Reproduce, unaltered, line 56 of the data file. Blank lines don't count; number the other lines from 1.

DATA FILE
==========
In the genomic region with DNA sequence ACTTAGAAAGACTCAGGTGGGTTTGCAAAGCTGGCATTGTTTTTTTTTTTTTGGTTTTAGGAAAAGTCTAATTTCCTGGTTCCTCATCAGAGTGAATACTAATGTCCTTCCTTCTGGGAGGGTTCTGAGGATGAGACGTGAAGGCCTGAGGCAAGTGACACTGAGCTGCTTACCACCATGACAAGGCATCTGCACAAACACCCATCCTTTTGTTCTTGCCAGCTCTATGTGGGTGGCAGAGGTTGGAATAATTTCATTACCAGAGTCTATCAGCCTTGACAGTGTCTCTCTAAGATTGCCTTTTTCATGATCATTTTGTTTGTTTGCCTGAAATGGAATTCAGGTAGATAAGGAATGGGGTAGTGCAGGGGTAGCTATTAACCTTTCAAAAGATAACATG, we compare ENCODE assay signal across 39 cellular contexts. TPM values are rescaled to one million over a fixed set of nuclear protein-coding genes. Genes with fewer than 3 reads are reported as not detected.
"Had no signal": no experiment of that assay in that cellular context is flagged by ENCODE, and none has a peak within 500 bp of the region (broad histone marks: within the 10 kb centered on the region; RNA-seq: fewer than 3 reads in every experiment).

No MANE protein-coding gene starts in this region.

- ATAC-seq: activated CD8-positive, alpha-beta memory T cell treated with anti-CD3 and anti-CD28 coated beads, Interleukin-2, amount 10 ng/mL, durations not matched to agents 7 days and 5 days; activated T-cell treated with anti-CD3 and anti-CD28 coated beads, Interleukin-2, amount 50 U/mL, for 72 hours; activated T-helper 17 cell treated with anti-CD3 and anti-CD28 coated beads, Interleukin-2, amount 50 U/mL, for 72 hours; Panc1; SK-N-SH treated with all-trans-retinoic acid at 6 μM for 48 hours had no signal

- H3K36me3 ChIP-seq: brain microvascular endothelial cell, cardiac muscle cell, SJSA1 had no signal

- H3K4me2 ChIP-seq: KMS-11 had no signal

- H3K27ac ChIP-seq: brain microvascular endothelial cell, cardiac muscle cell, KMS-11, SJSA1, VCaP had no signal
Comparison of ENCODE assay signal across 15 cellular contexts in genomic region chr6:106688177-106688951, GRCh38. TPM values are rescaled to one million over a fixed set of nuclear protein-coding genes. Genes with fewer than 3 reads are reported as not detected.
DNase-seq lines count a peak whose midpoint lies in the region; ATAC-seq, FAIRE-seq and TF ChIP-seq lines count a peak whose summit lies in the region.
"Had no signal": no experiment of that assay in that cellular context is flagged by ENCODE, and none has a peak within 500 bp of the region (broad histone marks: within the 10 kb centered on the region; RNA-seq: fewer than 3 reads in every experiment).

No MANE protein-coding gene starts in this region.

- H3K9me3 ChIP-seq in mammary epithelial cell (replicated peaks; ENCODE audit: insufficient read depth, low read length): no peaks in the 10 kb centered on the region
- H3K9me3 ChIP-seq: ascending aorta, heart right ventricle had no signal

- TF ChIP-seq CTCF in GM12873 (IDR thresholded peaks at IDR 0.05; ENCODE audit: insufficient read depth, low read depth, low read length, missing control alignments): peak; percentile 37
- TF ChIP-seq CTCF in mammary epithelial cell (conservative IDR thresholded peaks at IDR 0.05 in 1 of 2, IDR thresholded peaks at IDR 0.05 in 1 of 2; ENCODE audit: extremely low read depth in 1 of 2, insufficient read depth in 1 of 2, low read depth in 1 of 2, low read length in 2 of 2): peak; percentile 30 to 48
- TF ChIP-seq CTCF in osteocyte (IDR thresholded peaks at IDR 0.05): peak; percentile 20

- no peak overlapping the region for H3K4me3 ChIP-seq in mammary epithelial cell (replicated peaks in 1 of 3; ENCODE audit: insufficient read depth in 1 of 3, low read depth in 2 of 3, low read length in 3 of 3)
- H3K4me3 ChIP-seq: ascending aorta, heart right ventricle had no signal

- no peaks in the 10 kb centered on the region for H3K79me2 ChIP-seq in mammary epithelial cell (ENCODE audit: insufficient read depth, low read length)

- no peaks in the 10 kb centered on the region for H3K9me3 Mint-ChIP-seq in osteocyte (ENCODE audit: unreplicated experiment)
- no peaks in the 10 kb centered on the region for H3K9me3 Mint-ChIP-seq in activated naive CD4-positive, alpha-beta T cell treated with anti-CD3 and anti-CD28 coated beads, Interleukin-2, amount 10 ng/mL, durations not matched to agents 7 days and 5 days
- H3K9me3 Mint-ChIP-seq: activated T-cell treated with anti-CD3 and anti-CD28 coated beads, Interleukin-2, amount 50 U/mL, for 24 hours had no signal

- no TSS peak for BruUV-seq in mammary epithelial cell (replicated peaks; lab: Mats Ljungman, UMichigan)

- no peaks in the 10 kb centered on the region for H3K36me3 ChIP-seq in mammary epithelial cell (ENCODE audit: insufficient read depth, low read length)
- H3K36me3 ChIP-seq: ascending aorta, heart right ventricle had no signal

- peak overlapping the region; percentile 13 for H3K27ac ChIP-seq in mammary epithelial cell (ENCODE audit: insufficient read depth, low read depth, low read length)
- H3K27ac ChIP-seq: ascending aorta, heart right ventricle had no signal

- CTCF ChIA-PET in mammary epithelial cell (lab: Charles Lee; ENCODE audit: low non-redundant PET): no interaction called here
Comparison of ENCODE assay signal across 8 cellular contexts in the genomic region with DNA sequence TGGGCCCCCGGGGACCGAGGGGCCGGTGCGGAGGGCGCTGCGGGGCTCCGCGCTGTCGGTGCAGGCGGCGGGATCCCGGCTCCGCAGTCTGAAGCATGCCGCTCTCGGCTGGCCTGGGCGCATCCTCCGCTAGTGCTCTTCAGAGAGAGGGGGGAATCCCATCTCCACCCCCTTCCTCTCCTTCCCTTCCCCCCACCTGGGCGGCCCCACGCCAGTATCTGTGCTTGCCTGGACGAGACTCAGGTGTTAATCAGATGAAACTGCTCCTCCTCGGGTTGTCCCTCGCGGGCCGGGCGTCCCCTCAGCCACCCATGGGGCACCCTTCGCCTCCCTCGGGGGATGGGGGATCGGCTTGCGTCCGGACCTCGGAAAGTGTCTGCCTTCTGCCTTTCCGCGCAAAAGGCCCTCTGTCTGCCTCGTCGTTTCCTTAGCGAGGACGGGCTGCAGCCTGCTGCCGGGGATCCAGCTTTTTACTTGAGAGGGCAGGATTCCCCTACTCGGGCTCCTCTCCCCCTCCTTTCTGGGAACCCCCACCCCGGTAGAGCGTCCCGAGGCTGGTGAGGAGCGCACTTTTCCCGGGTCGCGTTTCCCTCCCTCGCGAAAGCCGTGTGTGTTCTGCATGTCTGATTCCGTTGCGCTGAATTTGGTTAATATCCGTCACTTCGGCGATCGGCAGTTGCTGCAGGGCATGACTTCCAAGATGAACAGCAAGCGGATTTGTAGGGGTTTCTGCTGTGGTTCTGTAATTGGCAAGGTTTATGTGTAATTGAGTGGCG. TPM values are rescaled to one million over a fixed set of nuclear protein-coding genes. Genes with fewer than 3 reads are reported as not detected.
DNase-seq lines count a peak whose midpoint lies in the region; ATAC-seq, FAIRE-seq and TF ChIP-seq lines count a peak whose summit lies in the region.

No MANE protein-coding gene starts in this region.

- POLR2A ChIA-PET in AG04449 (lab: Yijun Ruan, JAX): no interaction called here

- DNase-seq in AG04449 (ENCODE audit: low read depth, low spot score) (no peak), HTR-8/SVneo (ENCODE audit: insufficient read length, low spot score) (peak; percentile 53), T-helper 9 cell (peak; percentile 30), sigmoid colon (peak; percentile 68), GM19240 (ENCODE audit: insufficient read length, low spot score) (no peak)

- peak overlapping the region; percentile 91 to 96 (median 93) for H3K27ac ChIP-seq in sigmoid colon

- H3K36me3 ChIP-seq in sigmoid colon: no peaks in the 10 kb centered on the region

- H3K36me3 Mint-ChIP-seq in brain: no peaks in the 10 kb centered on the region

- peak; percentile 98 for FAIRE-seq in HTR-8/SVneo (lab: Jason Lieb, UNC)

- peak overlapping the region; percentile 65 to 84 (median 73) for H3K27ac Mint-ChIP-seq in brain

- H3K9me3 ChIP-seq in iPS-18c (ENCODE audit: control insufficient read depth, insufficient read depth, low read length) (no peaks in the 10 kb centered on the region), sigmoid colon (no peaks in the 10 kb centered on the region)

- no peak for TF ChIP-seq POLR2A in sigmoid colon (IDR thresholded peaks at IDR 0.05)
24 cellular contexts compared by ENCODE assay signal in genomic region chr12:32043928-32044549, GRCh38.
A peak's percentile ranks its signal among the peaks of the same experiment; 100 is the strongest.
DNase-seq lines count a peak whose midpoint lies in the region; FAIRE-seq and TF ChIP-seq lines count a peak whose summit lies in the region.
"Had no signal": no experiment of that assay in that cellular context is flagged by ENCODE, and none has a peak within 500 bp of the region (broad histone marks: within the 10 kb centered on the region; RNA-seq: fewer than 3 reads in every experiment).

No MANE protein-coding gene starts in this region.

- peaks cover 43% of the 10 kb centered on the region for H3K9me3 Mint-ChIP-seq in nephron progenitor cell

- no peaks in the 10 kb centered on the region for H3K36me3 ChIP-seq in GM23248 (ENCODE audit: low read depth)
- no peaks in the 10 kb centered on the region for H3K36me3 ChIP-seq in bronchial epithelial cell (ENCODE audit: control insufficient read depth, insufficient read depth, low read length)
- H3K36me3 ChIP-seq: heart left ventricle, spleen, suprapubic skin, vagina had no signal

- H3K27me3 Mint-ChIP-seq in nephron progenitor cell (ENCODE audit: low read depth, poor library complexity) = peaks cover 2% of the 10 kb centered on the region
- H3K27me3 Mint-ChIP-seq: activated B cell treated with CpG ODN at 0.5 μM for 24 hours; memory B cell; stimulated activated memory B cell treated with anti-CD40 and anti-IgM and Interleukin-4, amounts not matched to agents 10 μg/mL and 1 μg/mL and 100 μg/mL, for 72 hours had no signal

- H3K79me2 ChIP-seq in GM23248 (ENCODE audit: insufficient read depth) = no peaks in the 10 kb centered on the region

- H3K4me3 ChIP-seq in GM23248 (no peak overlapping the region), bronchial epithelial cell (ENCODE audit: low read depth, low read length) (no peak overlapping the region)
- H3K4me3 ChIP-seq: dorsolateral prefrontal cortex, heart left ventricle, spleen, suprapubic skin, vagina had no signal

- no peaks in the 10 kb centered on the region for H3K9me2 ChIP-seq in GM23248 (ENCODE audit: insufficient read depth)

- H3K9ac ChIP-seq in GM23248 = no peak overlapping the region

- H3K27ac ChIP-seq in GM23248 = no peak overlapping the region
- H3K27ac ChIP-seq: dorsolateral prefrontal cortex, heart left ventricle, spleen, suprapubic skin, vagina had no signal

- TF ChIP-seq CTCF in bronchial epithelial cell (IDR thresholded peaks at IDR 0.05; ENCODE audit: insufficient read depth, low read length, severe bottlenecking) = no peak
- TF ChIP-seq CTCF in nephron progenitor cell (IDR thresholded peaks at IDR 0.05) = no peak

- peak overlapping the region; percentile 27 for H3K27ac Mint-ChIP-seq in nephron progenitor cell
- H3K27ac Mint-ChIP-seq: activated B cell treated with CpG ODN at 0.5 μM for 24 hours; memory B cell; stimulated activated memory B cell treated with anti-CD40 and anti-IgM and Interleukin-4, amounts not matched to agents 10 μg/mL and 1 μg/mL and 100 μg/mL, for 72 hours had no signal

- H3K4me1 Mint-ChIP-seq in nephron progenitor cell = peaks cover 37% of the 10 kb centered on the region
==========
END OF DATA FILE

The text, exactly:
- H3K9ac ChIP-seq in GM23248 = no peak overlapping the region